5. Improperly Taking Office-in-Home Deduction.  A home office must be used for the convenience of the employer and the employer has no other fixed location where the minister conducts substantial administrative or management activities.  Ministers generally have an office at their place of employment precluding the office-in-home deduction. Secondly, a home office deduction is not allowed if the minister is receiving a tax-exempt housing allowance.  To do so would be claiming the same expenses twice which is not allowed.
  6. Not Treating Social Security Reimbursement Properly.  Many employers provide a Social Security offset payment to the minister to reimburse for having to pay the “employer” portion of FICA through their self-employment tax.  These reimbursements are fully taxable to the minister and should be included on the W2 as taxable wages.
  7. Taking Undistributed Expenses Account Payments. If an employer reimburses a minister under an accountable plan for business expenses, auto, travel, meals, supplies, etc., the reimbursement is not taxable and should not be reported as compensation. To qualify as an accountable plan there must be substantiation for the reimbursement documenting the actual expense. If the employer makes periodic payments to the minister without substantiation of the expense or pays out any unused amounts from the expense account at the end of the year, the payments would not meet the requirements of an accountable expense reimbursement plan. Paying out unused money from an expense account automatically makes the expense account a non-accountable plan. This makes all of the expense payments taxable as compensation.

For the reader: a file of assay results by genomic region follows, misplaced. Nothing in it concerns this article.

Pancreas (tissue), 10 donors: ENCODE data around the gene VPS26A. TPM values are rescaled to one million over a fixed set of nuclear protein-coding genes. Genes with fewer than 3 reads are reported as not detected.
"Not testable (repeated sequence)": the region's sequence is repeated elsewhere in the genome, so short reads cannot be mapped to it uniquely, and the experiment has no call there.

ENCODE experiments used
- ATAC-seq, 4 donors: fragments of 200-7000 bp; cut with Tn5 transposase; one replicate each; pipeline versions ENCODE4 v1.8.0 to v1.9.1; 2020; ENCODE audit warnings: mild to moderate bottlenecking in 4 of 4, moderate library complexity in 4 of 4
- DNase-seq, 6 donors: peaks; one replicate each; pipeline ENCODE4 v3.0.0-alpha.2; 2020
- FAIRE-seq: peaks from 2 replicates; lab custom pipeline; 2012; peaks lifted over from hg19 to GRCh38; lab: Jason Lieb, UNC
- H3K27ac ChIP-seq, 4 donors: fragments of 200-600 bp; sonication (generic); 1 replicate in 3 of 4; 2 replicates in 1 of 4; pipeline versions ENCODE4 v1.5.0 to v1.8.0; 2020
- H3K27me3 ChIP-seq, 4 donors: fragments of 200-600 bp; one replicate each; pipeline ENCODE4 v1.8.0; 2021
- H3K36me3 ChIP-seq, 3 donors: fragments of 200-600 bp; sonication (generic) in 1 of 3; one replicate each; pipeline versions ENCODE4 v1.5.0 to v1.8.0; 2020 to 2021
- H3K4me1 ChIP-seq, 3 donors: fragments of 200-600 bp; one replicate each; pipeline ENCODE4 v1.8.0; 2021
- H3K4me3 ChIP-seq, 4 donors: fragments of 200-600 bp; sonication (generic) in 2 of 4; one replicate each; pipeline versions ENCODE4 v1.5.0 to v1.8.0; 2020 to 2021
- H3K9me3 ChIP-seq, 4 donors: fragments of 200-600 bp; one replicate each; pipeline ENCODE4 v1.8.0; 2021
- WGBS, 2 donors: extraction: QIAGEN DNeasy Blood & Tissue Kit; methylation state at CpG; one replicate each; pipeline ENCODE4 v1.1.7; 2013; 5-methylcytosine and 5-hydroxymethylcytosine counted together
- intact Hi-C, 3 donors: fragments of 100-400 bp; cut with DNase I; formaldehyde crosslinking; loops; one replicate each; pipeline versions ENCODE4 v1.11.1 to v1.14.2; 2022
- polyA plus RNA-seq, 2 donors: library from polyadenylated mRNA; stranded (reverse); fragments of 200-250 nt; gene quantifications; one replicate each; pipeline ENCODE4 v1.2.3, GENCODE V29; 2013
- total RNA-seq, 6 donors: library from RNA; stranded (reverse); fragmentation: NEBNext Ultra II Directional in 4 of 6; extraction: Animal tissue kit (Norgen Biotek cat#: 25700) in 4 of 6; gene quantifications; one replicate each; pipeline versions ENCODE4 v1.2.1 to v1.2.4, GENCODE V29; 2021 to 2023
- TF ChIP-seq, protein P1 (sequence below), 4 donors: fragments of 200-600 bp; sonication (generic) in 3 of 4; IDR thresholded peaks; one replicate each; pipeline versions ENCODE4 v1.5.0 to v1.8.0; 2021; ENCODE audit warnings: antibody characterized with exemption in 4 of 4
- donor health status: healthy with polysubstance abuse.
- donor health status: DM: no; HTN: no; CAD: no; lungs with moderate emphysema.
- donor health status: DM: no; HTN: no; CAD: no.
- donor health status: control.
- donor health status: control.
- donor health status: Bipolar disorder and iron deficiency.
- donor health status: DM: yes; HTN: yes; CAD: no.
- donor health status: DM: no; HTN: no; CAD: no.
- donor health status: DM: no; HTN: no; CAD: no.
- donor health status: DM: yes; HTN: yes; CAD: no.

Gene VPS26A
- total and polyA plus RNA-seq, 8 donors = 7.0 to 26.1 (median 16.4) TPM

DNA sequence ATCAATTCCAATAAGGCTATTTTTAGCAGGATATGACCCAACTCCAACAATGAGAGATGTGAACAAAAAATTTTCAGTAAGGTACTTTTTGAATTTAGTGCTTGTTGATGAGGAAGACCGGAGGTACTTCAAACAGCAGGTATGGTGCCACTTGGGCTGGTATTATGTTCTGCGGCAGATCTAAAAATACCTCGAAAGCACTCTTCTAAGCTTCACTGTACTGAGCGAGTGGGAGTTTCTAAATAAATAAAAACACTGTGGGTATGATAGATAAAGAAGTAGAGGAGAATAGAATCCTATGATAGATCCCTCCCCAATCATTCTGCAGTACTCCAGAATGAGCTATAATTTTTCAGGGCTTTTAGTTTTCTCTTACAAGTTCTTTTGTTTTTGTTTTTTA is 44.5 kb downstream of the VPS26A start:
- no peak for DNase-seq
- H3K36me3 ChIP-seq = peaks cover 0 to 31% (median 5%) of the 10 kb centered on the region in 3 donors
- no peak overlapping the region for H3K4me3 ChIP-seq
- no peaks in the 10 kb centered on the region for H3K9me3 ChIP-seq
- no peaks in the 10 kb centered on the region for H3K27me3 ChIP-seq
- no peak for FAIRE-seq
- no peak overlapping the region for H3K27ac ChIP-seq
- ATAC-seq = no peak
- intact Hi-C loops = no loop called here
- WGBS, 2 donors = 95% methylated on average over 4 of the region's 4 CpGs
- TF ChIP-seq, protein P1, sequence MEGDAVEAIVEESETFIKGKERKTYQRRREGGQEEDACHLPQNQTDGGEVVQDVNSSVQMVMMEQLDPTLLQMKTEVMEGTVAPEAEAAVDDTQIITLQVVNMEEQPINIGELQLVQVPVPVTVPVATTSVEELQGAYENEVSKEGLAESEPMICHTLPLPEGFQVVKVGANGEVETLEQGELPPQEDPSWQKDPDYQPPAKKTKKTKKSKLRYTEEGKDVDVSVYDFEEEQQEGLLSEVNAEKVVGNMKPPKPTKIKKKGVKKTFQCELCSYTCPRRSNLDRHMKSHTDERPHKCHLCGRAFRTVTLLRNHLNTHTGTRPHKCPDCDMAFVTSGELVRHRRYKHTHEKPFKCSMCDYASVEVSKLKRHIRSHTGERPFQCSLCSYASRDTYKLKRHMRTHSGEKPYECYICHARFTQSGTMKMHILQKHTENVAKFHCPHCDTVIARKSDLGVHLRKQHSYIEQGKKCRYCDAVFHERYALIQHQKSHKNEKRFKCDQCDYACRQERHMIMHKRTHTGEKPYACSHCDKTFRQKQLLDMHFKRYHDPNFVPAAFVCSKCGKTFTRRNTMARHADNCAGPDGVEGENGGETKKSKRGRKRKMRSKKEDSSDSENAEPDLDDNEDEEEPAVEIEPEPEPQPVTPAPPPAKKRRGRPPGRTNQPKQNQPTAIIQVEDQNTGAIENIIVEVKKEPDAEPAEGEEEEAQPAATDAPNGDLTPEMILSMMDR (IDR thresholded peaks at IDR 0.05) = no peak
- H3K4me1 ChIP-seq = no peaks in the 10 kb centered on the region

8. Failure to Adequately Substantiate Business Expenses. Minister expenses that are not reimbursed through an accountable plan may be deducted on their tax return. The IRS has clear documentation rules requiring substantiation of business expenses. It is a best practice to document the who, what, when, where and why the business expense occurred. A minister should be able to explain the purpose, relationship, cost, time, and place of any expense. It is important for a minister to maintain accounting records and documentation to support the business expenses that they claim.
  9. Failure to Pay Quarterly Tax Estimates. The US tax system is a pay-as-you-go system, which means that you must pay income tax as you earn or receive your income during the year. Regular employees have their tax liabilities withheld from their paychecks and remitted to the IRS by their employers. Ministers are exempt from this withholding requirement. Instead, ministers generally make quarterly estimated tax payments to the IRS. Failure to have sufficient taxes paid into the IRS could result in underpayment penalties. Taxpayers will avoid the underpayment penalty if they owe less than $1,000, or if they paid at least 90 percent of the current year tax or 100 percent of the prior year tax, whichever is smaller.

Tax compliance for clergy can be challenging.  Before you are tripped up by one of these common mistakes, contact PBMares for professional help in navigating these tax requirements.